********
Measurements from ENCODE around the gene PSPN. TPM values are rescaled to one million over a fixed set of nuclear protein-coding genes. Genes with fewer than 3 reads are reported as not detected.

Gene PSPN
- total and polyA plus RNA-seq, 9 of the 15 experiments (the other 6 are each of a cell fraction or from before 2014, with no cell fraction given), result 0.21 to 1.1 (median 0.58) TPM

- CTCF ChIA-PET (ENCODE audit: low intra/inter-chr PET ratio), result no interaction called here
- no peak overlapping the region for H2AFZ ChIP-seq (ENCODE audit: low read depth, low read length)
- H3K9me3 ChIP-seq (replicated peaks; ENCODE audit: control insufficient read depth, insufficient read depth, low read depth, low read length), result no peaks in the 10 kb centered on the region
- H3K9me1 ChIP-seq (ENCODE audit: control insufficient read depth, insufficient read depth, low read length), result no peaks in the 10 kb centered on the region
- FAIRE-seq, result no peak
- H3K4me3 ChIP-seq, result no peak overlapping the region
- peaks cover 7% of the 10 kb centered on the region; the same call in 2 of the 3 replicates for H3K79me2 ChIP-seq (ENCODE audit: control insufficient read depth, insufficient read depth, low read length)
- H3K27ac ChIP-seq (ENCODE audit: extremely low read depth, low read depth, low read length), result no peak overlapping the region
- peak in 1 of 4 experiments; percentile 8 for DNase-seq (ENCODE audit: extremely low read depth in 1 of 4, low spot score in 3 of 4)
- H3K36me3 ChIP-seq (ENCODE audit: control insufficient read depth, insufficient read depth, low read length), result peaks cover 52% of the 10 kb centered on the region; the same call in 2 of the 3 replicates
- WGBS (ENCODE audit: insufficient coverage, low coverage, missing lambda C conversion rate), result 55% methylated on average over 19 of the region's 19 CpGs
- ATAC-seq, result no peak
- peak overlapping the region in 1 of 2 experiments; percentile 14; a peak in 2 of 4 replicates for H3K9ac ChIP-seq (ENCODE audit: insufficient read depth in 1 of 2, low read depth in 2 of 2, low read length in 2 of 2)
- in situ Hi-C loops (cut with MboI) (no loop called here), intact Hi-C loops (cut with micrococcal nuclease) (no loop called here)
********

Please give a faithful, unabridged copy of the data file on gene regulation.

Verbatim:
Measurements from ENCODE around the gene PSPN. TPM values are rescaled to one million over a fixed set of nuclear protein-coding genes. Genes with fewer than 3 reads are reported as not detected.

Gene PSPN
- total and polyA plus RNA-seq, 9 of the 15 experiments (the other 6 are each of a cell fraction or from before 2014, with no cell fraction given), result 0.21 to 1.1 (median 0.58) TPM

- CTCF ChIA-PET (ENCODE audit: low intra/inter-chr PET ratio), result no interaction called here
- no peak overlapping the region for H2AFZ ChIP-seq (ENCODE audit: low read depth, low read length)
- H3K9me3 ChIP-seq (replicated peaks; ENCODE audit: control insufficient read depth, insufficient read depth, low read depth, low read length), result no peaks in the 10 kb centered on the region
- H3K9me1 ChIP-seq (ENCODE audit: control insufficient read depth, insufficient read depth, low read length), result no peaks in the 10 kb centered on the region
- FAIRE-seq, result no peak
- H3K4me3 ChIP-seq, result no peak overlapping the region
- peaks cover 7% of the 10 kb centered on the region; the same call in 2 of the 3 replicates for H3K79me2 ChIP-seq (ENCODE audit: control insufficient read depth, insufficient read depth, low read length)
- H3K27ac ChIP-seq (ENCODE audit: extremely low read depth, low read depth, low read length), result no peak overlapping the region
- peak in 1 of 4 experiments; percentile 8 for DNase-seq (ENCODE audit: extremely low read depth in 1 of 4, low spot score in 3 of 4)
- H3K36me3 ChIP-seq (ENCODE audit: control insufficient read depth, insufficient read depth, low read length), result peaks cover 52% of the 10 kb centered on the region; the same call in 2 of the 3 replicates
- WGBS (ENCODE audit: insufficient coverage, low coverage, missing lambda C conversion rate), result 55% methylated on average over 19 of the region's 19 CpGs
- ATAC-seq, result no peak
- peak overlapping the region in 1 of 2 experiments; percentile 14; a peak in 2 of 4 replicates for H3K9ac ChIP-seq (ENCODE audit: insufficient read depth in 1 of 2, low read depth in 2 of 2, low read length in 2 of 2)
- in situ Hi-C loops (cut with MboI) (no loop called here), intact Hi-C loops (cut with micrococcal nuclease) (no loop called here)